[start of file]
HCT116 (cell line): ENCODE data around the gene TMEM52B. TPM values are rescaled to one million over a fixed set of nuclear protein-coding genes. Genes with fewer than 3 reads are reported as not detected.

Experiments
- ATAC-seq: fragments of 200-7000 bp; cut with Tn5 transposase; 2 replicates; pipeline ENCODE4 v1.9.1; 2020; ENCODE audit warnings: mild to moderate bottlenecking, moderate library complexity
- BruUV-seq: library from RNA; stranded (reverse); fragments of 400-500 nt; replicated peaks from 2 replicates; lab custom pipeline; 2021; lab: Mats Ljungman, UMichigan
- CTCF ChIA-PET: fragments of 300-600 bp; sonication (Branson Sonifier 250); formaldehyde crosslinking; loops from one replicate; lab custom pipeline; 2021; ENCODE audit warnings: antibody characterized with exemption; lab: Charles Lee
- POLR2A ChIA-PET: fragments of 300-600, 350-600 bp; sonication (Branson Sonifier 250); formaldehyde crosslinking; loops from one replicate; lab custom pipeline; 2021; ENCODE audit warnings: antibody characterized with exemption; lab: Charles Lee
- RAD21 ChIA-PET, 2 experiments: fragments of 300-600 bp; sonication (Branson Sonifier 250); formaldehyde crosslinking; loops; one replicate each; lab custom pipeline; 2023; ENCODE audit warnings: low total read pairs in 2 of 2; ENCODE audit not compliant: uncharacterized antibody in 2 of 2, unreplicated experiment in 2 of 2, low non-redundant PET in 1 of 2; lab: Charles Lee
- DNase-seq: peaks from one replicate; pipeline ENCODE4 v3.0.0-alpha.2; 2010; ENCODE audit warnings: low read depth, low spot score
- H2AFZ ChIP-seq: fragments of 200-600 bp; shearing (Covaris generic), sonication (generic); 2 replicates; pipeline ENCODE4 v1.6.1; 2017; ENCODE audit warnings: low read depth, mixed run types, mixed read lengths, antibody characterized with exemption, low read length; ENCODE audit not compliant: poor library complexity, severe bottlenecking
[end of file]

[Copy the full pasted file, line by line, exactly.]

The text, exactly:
HCT116 (cell line): ENCODE data around the gene TMEM52B. TPM values are rescaled to one million over a fixed set of nuclear protein-coding genes. Genes with fewer than 3 reads are reported as not detected.

Experiments
- ATAC-seq: fragments of 200-7000 bp; cut with Tn5 transposase; 2 replicates; pipeline ENCODE4 v1.9.1; 2020; ENCODE audit warnings: mild to moderate bottlenecking, moderate library complexity
- BruUV-seq: library from RNA; stranded (reverse); fragments of 400-500 nt; replicated peaks from 2 replicates; lab custom pipeline; 2021; lab: Mats Ljungman, UMichigan
- CTCF ChIA-PET: fragments of 300-600 bp; sonication (Branson Sonifier 250); formaldehyde crosslinking; loops from one replicate; lab custom pipeline; 2021; ENCODE audit warnings: antibody characterized with exemption; lab: Charles Lee
- POLR2A ChIA-PET: fragments of 300-600, 350-600 bp; sonication (Branson Sonifier 250); formaldehyde crosslinking; loops from one replicate; lab custom pipeline; 2021; ENCODE audit warnings: antibody characterized with exemption; lab: Charles Lee
- RAD21 ChIA-PET, 2 experiments: fragments of 300-600 bp; sonication (Branson Sonifier 250); formaldehyde crosslinking; loops; one replicate each; lab custom pipeline; 2023; ENCODE audit warnings: low total read pairs in 2 of 2; ENCODE audit not compliant: uncharacterized antibody in 2 of 2, unreplicated experiment in 2 of 2, low non-redundant PET in 1 of 2; lab: Charles Lee
- DNase-seq: peaks from one replicate; pipeline ENCODE4 v3.0.0-alpha.2; 2010; ENCODE audit warnings: low read depth, low spot score
- H2AFZ ChIP-seq: fragments of 200-600 bp; shearing (Covaris generic), sonication (generic); 2 replicates; pipeline ENCODE4 v1.6.1; 2017; ENCODE audit warnings: low read depth, mixed run types, mixed read lengths, antibody characterized with exemption, low read length; ENCODE audit not compliant: poor library complexity, severe bottlenecking